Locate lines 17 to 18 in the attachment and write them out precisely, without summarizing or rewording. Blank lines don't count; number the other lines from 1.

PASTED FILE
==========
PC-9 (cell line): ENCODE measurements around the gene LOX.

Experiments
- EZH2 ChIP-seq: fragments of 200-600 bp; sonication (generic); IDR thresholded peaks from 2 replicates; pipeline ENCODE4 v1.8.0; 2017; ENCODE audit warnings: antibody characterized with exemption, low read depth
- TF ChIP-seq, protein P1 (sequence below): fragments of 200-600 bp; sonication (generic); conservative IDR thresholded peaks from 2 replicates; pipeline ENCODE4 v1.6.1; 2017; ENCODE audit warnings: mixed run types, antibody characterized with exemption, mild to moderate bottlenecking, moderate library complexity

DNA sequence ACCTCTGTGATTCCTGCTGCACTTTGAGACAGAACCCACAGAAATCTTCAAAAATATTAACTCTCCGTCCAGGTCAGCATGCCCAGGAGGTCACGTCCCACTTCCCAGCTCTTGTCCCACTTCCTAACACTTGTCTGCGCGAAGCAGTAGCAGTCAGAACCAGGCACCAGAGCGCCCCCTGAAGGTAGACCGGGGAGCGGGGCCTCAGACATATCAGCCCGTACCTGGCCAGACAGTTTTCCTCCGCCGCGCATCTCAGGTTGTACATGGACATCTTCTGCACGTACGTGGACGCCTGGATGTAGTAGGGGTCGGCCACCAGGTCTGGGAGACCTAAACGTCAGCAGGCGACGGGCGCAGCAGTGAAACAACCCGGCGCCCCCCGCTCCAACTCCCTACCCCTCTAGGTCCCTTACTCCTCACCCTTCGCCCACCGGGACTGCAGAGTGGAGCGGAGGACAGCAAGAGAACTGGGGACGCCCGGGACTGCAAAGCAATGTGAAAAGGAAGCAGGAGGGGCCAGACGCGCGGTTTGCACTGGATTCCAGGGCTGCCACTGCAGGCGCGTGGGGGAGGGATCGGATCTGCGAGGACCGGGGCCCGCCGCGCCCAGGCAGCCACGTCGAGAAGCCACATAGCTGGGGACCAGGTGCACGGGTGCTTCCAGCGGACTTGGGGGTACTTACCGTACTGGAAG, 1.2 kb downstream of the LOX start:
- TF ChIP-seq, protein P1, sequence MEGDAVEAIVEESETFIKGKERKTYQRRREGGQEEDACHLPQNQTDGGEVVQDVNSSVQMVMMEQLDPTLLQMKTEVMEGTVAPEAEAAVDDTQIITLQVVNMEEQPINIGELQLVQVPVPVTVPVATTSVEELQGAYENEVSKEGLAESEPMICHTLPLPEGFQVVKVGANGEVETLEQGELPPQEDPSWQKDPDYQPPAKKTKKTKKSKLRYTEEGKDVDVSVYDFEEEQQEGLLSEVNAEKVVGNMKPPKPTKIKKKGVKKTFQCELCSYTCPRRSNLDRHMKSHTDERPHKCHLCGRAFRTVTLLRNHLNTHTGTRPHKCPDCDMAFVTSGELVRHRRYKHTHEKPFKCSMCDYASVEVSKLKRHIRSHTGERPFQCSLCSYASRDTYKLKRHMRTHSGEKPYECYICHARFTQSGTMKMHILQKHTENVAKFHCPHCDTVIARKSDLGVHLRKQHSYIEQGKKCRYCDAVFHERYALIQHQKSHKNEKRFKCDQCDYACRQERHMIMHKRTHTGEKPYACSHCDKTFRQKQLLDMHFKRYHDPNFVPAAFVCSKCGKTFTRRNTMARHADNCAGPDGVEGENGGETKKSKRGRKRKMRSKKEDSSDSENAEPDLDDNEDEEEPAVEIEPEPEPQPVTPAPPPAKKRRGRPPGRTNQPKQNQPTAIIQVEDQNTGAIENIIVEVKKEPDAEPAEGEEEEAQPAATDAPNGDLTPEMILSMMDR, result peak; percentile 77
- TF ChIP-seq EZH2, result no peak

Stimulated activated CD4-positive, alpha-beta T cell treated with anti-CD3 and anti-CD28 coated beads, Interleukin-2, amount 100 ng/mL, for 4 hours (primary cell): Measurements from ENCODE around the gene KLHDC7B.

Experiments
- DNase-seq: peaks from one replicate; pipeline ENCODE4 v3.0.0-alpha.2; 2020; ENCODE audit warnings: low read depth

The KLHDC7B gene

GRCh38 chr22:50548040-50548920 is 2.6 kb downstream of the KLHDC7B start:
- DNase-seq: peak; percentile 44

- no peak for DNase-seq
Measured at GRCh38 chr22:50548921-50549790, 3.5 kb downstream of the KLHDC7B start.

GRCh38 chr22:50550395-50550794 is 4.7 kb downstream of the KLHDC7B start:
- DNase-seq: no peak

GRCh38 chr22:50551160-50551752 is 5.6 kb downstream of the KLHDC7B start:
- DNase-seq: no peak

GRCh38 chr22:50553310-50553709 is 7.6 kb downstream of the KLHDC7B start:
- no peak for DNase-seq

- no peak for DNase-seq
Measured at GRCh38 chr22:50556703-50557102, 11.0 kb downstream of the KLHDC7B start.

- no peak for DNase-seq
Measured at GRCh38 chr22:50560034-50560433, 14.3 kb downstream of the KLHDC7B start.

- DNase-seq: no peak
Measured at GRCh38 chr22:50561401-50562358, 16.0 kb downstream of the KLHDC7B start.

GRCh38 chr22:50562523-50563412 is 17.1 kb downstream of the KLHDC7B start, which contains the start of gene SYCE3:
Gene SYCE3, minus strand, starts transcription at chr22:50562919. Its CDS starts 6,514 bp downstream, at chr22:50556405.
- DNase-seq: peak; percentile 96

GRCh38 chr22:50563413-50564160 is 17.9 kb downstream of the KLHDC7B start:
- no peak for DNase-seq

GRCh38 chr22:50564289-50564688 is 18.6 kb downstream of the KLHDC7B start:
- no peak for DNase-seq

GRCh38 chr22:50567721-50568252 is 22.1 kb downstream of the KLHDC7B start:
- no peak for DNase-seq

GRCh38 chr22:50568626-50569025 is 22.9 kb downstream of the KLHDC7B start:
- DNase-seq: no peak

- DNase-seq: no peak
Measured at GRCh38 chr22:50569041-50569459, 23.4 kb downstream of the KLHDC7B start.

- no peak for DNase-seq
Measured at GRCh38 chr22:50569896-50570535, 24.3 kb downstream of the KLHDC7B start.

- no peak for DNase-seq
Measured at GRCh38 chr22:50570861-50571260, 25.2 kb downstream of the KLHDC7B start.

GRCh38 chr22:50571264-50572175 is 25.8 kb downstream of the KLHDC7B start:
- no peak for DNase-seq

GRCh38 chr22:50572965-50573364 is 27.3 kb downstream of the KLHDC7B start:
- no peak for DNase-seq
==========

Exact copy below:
- DNase-seq: no peak

GRCh38 chr22:50551160-50551752 is 5.6 kb downstream of the KLHDC7B start: